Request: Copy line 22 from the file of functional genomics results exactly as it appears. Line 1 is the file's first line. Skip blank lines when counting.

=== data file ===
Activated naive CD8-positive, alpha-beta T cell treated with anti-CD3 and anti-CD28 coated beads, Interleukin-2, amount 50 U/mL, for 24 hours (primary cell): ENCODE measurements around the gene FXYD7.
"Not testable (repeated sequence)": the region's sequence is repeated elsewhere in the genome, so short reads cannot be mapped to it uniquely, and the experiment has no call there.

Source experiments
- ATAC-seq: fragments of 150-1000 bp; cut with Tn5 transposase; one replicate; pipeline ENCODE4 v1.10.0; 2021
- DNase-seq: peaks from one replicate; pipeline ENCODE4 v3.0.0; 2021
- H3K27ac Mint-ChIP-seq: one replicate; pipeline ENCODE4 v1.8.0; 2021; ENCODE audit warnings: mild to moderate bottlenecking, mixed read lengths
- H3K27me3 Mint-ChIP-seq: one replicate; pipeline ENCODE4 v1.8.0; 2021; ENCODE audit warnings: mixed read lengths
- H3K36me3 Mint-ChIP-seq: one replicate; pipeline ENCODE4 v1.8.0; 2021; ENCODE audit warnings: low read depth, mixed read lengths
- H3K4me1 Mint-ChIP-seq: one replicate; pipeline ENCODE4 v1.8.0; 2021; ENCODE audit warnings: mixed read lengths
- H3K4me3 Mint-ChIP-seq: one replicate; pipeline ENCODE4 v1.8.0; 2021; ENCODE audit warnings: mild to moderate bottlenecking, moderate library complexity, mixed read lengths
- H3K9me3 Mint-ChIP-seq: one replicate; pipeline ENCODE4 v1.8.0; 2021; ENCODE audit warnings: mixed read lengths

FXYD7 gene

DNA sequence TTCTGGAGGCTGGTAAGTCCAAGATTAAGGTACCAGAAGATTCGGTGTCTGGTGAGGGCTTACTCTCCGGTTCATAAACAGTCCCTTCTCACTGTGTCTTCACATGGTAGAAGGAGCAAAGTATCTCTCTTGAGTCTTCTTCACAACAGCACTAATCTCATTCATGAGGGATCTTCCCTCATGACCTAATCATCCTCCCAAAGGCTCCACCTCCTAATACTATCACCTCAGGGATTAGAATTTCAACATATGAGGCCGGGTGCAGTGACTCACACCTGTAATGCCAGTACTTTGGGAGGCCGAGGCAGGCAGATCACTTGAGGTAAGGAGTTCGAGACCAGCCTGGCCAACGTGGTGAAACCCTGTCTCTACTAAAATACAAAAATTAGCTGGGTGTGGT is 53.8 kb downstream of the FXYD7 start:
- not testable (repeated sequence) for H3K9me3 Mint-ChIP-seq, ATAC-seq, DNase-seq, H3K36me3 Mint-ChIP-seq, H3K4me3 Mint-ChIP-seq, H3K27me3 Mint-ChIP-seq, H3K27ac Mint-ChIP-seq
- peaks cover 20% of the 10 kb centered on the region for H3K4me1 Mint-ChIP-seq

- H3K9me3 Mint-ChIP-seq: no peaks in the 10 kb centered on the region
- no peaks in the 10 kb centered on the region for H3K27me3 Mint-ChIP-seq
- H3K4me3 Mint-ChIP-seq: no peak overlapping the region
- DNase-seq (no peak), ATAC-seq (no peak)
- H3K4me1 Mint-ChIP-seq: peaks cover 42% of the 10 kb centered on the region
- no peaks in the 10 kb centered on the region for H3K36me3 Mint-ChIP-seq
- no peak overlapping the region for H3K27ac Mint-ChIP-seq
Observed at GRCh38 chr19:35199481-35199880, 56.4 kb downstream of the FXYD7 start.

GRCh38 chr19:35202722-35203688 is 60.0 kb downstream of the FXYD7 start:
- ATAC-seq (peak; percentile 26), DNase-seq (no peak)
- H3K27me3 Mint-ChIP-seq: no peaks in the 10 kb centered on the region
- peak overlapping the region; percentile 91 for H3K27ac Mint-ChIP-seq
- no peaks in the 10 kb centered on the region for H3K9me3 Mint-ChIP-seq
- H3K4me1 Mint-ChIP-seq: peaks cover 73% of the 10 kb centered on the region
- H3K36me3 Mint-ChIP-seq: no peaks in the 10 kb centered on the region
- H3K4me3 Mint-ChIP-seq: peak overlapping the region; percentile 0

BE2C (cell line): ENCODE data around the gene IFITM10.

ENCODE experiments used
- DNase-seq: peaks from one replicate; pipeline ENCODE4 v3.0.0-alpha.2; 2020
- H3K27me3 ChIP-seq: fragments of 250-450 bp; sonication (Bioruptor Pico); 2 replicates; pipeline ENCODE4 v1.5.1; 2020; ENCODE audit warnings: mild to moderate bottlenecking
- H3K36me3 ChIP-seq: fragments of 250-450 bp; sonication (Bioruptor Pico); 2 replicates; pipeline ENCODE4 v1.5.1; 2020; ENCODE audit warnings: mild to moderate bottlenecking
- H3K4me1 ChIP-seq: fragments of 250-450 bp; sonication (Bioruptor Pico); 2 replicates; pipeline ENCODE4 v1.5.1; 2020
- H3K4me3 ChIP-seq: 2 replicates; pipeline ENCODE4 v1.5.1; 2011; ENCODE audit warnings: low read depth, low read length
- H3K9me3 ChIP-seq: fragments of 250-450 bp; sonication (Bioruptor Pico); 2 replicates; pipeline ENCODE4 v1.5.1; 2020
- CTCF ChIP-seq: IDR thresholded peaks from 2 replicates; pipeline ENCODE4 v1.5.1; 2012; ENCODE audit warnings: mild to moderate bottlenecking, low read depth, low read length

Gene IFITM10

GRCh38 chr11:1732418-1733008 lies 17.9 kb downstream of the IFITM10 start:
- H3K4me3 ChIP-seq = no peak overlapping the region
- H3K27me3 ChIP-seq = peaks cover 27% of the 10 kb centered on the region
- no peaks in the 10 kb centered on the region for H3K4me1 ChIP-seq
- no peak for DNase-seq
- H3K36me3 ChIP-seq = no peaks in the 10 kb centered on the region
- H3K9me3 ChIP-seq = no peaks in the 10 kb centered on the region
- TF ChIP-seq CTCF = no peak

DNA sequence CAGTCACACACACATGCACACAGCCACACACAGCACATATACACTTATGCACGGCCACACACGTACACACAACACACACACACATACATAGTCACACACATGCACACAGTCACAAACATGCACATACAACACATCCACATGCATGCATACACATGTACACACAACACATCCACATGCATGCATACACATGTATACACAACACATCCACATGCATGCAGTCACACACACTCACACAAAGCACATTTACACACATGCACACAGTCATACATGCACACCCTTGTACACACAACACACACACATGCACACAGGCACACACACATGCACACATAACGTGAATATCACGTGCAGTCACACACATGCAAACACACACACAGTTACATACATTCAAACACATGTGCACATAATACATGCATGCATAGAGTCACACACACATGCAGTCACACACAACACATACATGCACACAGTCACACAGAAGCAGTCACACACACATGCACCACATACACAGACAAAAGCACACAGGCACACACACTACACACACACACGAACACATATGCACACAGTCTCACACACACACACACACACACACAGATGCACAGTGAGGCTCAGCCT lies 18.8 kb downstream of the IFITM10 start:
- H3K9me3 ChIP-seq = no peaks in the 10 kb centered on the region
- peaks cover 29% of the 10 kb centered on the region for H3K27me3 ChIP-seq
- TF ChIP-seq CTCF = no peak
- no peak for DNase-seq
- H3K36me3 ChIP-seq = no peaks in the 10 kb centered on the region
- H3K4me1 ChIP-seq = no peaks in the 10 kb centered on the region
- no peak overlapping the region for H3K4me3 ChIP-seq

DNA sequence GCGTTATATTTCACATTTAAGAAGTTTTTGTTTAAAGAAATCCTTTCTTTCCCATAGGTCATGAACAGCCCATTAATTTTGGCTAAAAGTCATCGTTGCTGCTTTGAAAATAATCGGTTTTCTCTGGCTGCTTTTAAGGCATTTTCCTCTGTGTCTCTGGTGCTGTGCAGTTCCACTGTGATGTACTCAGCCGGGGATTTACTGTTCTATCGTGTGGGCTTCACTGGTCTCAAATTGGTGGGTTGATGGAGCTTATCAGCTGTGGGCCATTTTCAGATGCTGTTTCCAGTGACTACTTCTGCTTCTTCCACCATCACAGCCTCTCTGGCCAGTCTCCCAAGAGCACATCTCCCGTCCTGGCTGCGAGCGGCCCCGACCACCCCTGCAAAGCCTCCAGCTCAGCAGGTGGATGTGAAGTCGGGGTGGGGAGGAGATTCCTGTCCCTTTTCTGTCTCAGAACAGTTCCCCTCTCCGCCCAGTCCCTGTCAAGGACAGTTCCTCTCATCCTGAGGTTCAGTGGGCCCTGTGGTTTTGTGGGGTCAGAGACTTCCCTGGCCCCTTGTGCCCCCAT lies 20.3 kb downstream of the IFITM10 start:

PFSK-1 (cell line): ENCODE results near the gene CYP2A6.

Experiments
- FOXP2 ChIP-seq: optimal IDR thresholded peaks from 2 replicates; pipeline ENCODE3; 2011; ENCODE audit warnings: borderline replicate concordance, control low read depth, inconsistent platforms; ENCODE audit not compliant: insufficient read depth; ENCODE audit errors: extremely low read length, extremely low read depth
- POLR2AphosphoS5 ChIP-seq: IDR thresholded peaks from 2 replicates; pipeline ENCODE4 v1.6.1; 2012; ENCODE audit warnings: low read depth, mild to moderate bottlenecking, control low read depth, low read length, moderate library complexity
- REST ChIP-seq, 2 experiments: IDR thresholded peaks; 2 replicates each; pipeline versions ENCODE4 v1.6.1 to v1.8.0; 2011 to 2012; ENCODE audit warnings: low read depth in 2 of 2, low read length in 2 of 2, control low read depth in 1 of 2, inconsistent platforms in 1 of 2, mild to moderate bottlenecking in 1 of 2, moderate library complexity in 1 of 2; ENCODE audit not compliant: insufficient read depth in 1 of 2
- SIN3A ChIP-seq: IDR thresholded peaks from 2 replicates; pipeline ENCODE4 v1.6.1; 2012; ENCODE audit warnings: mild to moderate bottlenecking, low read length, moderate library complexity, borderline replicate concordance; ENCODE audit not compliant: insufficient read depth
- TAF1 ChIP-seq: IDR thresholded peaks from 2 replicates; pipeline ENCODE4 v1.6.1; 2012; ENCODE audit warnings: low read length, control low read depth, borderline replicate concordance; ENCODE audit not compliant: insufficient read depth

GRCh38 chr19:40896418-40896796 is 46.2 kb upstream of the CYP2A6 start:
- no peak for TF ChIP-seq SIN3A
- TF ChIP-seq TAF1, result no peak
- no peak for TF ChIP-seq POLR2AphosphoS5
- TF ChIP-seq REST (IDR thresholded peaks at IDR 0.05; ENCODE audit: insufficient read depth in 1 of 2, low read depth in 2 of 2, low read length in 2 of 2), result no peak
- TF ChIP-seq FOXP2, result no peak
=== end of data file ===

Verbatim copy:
- no peak overlapping the region for H3K27ac Mint-ChIP-seq